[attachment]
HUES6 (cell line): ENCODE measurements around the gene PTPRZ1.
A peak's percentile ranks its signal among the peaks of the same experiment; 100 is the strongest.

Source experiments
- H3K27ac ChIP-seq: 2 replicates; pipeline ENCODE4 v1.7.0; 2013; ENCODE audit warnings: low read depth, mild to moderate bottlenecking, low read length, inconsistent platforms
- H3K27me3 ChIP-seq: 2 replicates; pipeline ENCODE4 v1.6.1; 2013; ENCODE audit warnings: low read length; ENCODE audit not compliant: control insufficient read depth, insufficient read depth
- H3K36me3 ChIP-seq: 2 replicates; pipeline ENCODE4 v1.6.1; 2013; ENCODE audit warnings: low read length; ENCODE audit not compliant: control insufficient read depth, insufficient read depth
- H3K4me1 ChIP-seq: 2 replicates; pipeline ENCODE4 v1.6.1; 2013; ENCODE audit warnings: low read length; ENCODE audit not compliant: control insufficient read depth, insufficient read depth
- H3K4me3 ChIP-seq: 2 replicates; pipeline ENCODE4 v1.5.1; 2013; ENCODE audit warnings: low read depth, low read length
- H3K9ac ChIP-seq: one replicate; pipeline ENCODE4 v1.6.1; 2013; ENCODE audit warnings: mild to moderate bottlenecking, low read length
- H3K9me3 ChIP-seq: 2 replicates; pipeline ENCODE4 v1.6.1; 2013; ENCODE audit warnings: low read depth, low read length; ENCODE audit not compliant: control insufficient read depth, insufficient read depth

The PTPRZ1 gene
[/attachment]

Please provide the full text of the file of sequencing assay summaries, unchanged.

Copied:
HUES6 (cell line): ENCODE measurements around the gene PTPRZ1.
A peak's percentile ranks its signal among the peaks of the same experiment; 100 is the strongest.

Source experiments
- H3K27ac ChIP-seq: 2 replicates; pipeline ENCODE4 v1.7.0; 2013; ENCODE audit warnings: low read depth, mild to moderate bottlenecking, low read length, inconsistent platforms
- H3K27me3 ChIP-seq: 2 replicates; pipeline ENCODE4 v1.6.1; 2013; ENCODE audit warnings: low read length; ENCODE audit not compliant: control insufficient read depth, insufficient read depth
- H3K36me3 ChIP-seq: 2 replicates; pipeline ENCODE4 v1.6.1; 2013; ENCODE audit warnings: low read length; ENCODE audit not compliant: control insufficient read depth, insufficient read depth
- H3K4me1 ChIP-seq: 2 replicates; pipeline ENCODE4 v1.6.1; 2013; ENCODE audit warnings: low read length; ENCODE audit not compliant: control insufficient read depth, insufficient read depth
- H3K4me3 ChIP-seq: 2 replicates; pipeline ENCODE4 v1.5.1; 2013; ENCODE audit warnings: low read depth, low read length
- H3K9ac ChIP-seq: one replicate; pipeline ENCODE4 v1.6.1; 2013; ENCODE audit warnings: mild to moderate bottlenecking, low read length
- H3K9me3 ChIP-seq: 2 replicates; pipeline ENCODE4 v1.6.1; 2013; ENCODE audit warnings: low read depth, low read length; ENCODE audit not compliant: control insufficient read depth, insufficient read depth

The PTPRZ1 gene